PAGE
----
The Utility of Catenaries to Electric Utilities

Background:  This demo was motivated by a conversation between Lori Braselton and her father, Charles "Nick" Maruth, Jr. [1] of Davenport, Iowa.  He posed the problem

Two poles with heights of 100 feet are to be connected by a flexible cable of length 150 feet.  How far apart should the poles be placed so that the distance from the bottom of the wire to the ground is 25 feet?  HINT:  The answer is obvious.

The "obvious" answer and its not so obvious variations are discussed in this demo.

Objective:  The purpose of this demo is to illustrate how hyperbolic functions and arc length integrals are used to model hanging cables.

Level:  This demo is appropriate for any calculus or advanced mathematical modeling course in which hyperbolic functions and applications of integration to arc length are covered.  Hand solutions of the example problems involve inverse functions.

Prerequisites:  Students should be familiar with the hyperbolic sine and cosine functions, their derivatives, and arc length integrals.

Platform:  Mathematica is used to generate the animations, to symbolically solve equations, and to find values of integrals.  Mathematica notebooks are available for download.  However, any computer algebra system may be used for symbolic work.  The demo is easily adaptable for use with graphing calculators which may be used for numerical work and graphing.  Screen shots are included for the calculator solutions of the systems of equations.

Instructor's Notes:  The problem of suspending a flexible cable between two poles of equal height is of interest to utility companies that must make sure that power lines suspended over roadways are not subject to being hit by vehicles which pass underneath. 

We consider Mr. Maruth's problem:

Two poles with heights of 100 feet are to be connected by a flexible cable of length 150 feet.  How far apart should the poles be placed so that the distance from the bottom of the wire to the ground is 25 feet?

Reflecting on the problem and using some common sense, we see (Figure 1) the obvious answer.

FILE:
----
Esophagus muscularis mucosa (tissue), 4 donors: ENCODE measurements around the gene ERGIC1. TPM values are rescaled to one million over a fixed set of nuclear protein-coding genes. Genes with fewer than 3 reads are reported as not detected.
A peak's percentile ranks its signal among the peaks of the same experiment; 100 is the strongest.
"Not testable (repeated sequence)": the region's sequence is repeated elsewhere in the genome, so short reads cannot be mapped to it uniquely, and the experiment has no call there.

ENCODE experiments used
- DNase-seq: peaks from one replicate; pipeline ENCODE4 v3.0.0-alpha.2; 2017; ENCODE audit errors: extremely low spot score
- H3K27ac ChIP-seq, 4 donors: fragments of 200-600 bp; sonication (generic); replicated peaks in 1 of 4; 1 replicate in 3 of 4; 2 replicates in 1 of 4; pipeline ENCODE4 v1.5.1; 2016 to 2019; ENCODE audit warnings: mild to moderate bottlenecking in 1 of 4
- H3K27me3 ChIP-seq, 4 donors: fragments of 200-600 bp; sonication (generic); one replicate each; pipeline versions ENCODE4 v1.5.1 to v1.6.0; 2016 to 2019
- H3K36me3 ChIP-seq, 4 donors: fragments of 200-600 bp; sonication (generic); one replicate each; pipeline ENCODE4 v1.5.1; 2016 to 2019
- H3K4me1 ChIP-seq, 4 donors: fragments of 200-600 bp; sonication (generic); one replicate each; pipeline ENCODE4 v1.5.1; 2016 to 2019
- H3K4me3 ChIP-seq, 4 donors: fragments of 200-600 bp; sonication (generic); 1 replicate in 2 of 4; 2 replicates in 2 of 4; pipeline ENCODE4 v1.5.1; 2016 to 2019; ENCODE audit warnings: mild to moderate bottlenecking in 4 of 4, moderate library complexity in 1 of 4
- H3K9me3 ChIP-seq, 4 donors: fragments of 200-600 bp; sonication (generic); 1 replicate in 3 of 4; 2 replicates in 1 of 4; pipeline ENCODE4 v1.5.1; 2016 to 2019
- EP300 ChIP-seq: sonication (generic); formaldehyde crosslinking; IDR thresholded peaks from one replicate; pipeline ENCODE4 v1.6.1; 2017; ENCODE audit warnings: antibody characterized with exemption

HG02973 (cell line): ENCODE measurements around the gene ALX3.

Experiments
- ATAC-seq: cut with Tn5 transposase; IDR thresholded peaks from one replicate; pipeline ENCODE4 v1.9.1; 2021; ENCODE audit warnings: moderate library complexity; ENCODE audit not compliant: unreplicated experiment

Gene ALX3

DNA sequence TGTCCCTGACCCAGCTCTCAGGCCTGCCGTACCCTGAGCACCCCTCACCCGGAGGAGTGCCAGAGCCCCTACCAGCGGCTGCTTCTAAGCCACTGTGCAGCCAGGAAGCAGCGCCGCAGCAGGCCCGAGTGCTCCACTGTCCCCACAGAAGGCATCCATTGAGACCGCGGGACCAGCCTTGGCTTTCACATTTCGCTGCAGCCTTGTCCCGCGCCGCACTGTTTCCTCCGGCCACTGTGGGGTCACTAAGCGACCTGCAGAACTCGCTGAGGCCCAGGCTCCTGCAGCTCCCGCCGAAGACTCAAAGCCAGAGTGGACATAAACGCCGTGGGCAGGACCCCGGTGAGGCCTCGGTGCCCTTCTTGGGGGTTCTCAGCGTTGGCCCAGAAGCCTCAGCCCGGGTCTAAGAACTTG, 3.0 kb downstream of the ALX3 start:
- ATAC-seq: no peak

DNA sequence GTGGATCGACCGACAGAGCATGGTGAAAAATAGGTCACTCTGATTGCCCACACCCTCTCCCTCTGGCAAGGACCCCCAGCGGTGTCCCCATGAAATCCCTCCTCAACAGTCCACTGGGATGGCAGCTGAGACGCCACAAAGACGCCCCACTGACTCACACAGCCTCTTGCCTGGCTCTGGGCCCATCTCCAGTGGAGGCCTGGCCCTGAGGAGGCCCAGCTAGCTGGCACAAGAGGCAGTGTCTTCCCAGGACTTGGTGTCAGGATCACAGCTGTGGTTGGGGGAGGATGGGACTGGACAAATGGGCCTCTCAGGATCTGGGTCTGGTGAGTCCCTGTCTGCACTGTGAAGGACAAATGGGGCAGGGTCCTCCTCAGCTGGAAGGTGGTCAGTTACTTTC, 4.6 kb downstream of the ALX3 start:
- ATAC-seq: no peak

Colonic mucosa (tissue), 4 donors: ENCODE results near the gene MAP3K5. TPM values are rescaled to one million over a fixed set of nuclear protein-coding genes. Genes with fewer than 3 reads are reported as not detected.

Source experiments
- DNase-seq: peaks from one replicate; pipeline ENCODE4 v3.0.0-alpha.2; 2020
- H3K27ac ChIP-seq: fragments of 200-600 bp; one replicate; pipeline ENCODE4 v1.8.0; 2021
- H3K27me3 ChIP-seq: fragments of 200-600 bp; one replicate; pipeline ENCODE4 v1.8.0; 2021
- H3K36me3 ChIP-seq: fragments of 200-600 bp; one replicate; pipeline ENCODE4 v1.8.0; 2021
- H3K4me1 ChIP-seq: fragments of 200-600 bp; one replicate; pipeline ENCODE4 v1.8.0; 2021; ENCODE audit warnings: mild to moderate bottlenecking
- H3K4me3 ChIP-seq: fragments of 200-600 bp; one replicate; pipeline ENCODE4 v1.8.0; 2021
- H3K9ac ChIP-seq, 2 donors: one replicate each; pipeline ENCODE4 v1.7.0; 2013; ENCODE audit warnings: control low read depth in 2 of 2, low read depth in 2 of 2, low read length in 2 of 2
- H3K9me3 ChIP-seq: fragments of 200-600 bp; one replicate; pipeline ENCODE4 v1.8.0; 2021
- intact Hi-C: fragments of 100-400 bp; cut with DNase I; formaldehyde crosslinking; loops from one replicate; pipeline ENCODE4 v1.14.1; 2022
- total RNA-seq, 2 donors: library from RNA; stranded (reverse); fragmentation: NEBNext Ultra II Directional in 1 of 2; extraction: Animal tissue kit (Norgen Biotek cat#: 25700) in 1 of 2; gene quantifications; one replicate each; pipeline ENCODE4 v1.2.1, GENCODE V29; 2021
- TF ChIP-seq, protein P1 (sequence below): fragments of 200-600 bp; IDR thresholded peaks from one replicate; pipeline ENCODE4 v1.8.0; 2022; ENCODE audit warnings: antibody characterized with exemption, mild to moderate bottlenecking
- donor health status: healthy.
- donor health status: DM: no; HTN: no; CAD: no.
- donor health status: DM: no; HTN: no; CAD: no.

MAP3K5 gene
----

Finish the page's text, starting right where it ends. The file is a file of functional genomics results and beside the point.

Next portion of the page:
Figure 1.  The trivial answer.


The obvious answer is 0 ft.  If the poles are placed together, the cable will hang down 75 ft (75 ft + 75 ft = 150 ft, the length of the cable) and the distance from the bottom of the wire will be 25 ft.  Not only is the answer obvious, it is also somewhat uninteresting.

As mathematicians who do not always use common sense at first, we could not believe the answer was obvious because a flexible wire or cable suspended between two poles of equal height takes the shape of a catenary which has the equation

f(x) = a cosh(x/a), where a > 0.

Figure 2 shows the graph of a catenary.  Note that f gives the height of the cable as a function of position x.

Figure 2.  The graph of a catenary with equation f(x) = a cosh(x/a) on the interval [-s, s].

In the context of our problem where we have to take into account the height of the poles, we need to use a more general formulation of the catenary,

f(x) = c + a cosh(x/a), a > 0.

Figure 3 illustrates the scenario of the cable suspended from two vertical poles of height h.  The function f gives the height of the cable as a function of position x. Note that the minimum value occurs when x = 0; f(0) = c + a.  The parameter c represents a vertical shift of the basic curve.  

Figure 3.  The graph of the catenary is shown in blue.  The poles have height h and the minimum value of the catenary function is c + a.  In the context of the utility pole problem, the minimum value corresponds to the lowest point of overhang.

For a cable with fixed length and poles with fixed height, the height of the suspended cable varies with the separation between the poles.

Example 1.  A flexible cable with length 150 feet is to be suspended between two poles with height 100 ft.  How far apart must the poles be spaced so that at its lowest point the cable is 50 feet off the ground?

An animation of this situation is shown in Figure 4.

Figure 4.  An animation showing how the height of the cable varies with the separation of the pole.

The animation shows that at some distance between the poles the lowest point of the cable will be 50 feet off the ground.  We will denote that distance by 2s.  Note that 0 < s < 75.

Let f(x) = c + a cosh(x/a).  Then f(-s) = f(s) = 100 so we have

c + a cosh(s/a) = 100.


The minimum value of f occurs when x = 0 and we want the minimum value of f at x = 0 to be 50 so

c + a = 50